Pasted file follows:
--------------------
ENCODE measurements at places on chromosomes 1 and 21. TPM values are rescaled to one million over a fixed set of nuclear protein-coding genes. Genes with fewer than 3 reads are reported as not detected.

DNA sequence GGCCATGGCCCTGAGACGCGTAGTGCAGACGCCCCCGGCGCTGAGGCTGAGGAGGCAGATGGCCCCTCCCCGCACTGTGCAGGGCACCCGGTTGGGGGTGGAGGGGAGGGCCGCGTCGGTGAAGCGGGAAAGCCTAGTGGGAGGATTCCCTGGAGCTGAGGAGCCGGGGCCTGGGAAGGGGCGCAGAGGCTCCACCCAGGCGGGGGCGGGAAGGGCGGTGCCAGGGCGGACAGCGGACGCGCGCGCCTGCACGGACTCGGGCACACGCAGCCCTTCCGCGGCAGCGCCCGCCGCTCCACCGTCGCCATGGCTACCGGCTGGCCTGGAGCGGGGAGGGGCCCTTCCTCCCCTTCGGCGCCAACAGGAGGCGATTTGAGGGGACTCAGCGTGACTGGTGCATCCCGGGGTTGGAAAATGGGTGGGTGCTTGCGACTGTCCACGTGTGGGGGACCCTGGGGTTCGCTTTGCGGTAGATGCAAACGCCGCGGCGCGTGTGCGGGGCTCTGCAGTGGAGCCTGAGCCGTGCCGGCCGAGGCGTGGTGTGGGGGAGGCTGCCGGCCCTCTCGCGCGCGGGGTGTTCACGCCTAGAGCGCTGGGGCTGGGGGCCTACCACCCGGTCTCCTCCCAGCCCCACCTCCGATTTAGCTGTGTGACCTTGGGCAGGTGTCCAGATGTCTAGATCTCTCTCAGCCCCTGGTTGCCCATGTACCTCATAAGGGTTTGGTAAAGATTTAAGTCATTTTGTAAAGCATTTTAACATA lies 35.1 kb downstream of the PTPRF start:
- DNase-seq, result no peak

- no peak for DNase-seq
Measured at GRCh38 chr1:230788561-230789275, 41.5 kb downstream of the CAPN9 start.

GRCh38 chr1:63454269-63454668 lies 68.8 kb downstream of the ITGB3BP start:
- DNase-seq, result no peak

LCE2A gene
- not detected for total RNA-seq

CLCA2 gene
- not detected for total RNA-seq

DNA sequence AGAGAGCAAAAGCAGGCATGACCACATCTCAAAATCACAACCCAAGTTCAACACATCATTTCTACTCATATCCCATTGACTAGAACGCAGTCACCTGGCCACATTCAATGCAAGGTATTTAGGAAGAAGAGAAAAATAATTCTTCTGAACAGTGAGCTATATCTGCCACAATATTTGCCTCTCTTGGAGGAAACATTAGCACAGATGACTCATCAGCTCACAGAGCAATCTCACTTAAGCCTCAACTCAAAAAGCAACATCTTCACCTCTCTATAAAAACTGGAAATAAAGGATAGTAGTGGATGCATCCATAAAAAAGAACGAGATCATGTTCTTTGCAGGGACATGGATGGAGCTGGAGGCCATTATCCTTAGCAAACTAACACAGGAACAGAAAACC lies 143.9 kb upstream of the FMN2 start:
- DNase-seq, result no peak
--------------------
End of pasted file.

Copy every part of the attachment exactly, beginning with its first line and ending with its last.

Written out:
ENCODE measurements at places on chromosomes 1 and 21. TPM values are rescaled to one million over a fixed set of nuclear protein-coding genes. Genes with fewer than 3 reads are reported as not detected.

DNA sequence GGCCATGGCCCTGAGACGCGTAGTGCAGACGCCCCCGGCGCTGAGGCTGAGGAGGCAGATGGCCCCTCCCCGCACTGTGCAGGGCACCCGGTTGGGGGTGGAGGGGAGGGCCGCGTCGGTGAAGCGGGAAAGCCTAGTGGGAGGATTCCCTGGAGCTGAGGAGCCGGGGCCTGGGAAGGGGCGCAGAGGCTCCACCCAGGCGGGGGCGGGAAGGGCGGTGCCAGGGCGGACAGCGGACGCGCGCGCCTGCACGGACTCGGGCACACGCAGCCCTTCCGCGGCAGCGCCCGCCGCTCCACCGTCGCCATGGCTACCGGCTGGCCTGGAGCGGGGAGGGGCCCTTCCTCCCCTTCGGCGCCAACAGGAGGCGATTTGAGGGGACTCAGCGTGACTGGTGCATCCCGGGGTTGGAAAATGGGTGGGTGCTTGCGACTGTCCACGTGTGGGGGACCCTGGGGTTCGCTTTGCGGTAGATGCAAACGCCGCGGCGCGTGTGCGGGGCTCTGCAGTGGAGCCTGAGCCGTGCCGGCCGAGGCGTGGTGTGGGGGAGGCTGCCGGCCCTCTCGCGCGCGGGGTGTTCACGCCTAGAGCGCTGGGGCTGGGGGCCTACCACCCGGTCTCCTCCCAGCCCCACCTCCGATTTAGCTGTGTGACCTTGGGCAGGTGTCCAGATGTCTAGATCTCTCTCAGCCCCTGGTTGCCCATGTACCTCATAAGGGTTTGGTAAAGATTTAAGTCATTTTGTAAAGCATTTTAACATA lies 35.1 kb downstream of the PTPRF start:
- DNase-seq, result no peak

- no peak for DNase-seq
Measured at GRCh38 chr1:230788561-230789275, 41.5 kb downstream of the CAPN9 start.

GRCh38 chr1:63454269-63454668 lies 68.8 kb downstream of the ITGB3BP start:
- DNase-seq, result no peak

LCE2A gene
- not detected for total RNA-seq

CLCA2 gene
- not detected for total RNA-seq

DNA sequence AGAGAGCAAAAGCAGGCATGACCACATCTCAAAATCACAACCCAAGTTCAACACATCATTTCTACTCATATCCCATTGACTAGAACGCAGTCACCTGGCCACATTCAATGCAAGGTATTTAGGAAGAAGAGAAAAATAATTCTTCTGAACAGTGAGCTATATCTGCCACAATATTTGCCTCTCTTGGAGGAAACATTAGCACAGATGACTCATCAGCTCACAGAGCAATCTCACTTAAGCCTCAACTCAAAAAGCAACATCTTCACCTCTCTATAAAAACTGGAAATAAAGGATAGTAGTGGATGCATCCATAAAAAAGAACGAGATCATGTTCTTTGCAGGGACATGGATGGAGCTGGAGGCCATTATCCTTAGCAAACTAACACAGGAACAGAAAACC lies 143.9 kb upstream of the FMN2 start:
- DNase-seq, result no peak